For localization of the shadow in the visual field, we used the physiological scotoma corresponding to the blind spot. If the location of the blind spot (approximately 15° temporal to the visual axis) in the visual field is known, the location of the photic phenomena could be referenced in the visual field.
Patients were positioned at a desk in reading position and a standard preprinted form sheet, normally used for Goldmann perimetry, was presented to the treated eye while the contralateral eye was occluded. At the intersection of the horizontal meridian with the 60° mark of the visual field a red spot was drawn, which referred to the blind spot. Due to the short distance of the paper form and the resulting magnification, the mark at 60° corresponded to 15° in the visual field under test conditions (Figure 1). The sheet was positioned on the desk so that the center was located straight in front of the eye and the red spot was located temporally. Patients were requested to monocularly fixate the center of the scheme while moving the head slowly back and forth until the red spot disappeared. The measurement distance when the red spot disappeared was typically 25 cm. Then, patients were asked to mark the shadow on the sheet while keeping the head position and fixation unchanged while the red spot had to remain invisible. If they had located the black shadow outside the scheme, we would have extended the form sheet laterally to enlarge the drawing canvas.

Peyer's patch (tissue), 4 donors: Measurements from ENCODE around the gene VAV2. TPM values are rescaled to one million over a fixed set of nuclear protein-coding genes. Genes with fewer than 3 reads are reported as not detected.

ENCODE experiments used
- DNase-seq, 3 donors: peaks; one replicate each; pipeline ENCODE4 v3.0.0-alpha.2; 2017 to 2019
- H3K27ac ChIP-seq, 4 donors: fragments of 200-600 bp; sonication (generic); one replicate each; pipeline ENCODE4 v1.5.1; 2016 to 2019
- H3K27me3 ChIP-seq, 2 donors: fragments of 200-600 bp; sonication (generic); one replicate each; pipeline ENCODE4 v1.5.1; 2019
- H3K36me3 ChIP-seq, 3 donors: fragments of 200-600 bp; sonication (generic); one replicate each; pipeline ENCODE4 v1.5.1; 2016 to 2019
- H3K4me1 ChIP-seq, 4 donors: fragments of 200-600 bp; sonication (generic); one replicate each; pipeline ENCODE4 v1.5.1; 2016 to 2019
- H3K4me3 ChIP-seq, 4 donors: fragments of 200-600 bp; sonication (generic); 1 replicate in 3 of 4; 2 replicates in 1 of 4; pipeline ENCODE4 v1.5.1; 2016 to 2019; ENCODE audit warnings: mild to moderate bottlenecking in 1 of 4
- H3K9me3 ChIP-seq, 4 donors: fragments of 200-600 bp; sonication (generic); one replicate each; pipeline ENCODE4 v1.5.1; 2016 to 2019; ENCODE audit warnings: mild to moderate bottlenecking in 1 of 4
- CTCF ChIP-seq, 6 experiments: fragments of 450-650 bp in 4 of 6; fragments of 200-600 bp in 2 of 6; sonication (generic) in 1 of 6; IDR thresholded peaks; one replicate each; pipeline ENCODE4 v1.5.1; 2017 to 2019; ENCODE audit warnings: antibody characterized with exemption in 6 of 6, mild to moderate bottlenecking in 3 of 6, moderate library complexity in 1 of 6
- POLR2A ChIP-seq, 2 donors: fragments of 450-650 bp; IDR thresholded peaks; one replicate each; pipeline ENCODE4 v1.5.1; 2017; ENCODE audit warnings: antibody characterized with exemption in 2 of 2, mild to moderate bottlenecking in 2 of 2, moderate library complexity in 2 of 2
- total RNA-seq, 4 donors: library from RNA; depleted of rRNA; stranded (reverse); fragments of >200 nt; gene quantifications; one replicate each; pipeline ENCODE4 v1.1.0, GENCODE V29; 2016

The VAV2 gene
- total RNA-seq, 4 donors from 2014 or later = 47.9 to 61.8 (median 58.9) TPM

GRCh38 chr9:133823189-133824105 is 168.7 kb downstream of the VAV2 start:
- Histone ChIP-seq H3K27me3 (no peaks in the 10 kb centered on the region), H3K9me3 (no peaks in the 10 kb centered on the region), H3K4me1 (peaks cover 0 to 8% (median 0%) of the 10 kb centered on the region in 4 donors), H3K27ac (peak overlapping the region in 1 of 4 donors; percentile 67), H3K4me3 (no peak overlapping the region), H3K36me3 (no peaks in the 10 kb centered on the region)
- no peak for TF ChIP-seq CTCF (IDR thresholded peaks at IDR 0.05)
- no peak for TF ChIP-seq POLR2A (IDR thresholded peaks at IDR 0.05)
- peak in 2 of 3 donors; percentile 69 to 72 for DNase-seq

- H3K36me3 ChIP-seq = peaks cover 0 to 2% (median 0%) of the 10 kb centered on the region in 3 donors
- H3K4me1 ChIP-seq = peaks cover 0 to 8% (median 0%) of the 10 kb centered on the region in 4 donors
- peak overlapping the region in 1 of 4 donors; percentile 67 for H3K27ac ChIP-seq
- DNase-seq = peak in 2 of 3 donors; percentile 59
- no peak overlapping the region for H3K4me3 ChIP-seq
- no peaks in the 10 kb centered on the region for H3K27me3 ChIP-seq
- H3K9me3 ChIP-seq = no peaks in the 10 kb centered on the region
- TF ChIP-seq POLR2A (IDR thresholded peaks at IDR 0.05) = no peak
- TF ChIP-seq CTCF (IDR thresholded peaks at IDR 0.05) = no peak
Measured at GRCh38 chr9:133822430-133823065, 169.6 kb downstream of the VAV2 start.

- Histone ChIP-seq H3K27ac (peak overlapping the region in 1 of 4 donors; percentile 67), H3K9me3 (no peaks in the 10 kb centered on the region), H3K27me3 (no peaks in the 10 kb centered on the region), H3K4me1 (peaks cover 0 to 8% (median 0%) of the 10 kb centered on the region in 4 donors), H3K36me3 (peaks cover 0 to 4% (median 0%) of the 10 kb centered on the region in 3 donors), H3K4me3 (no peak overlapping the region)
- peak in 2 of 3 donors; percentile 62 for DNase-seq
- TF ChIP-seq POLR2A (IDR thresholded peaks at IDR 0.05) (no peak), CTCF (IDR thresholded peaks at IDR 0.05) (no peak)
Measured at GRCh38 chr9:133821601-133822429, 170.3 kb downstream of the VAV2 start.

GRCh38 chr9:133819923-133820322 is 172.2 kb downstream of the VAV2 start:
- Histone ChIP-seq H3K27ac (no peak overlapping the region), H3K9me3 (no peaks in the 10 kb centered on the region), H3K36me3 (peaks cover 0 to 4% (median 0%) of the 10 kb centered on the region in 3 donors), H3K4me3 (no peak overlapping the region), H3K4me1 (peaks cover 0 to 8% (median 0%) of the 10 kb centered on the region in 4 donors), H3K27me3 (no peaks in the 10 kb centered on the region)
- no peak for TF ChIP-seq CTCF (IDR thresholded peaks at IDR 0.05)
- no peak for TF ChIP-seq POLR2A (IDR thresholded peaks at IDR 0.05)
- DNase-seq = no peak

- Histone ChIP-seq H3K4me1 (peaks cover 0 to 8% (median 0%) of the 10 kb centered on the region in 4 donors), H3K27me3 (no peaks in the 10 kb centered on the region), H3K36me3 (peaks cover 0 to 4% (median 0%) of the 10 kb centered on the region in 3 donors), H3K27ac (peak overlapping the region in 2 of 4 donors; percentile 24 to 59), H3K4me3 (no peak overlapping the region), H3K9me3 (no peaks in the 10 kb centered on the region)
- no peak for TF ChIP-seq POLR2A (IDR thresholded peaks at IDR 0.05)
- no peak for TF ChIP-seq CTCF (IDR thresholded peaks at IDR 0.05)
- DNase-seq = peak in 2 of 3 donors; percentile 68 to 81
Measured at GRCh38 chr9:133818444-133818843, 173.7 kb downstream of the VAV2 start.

3. Results and Discussion
Photic effects were reported in one percent (8 out of 800) of our treated eyes. Patient data and biometric and functional results of these eyes are summarized in Table 1. The refractive error before and after surgery did not exceed ±1 D. No pathology could be found, which could explain the patients’ complaints.
|Age: age of the patient at time of surgery; VA: visual acuity (decimal) before surgery; eye: site of surgery; IOP: intraocular pressure before surgery; AL: axial length; ACD: anterior chamber depth before surgery; CR: corneal radius (mean); IOL: diopter of the implanted IOL; VApost: visual acuity (decimal) after surgery; month: time of examination after surgery.|
At the beginning of the follow-up examination the patients were asked to suspect where the black shadows were located within the visual field. All eight patients reported phenomena within the peripheral visual field between 30° and 100°.
We asked our patients to sketch the position of the shadow according to the above-mentioned method.
Most of the eight patients had difficulties in fixating the center and mark the shadow effects outside the center of the visual field scheme. Finally, all of them marked the shadow directly adjacent to the blind spot (Figure 2). None of the patients located their ND more than 20° away from the center. This result was surprising for both the patient and the examiner as the shadow was expected to be located much more in the periphery.
This subjective examination technique shows some limitations: we estimate the inherent accuracy to be about 5°. The small red dot used for localization of the blind spot is only about 1°, whereas the blind spot has an extent of about 5°. Thus, the exact location of the red spot within the blind spot is not possible. This explains why scotoma between 10° and 20° temporally located from the central fixation can still be related to the blind spot, as depicted in patient #6.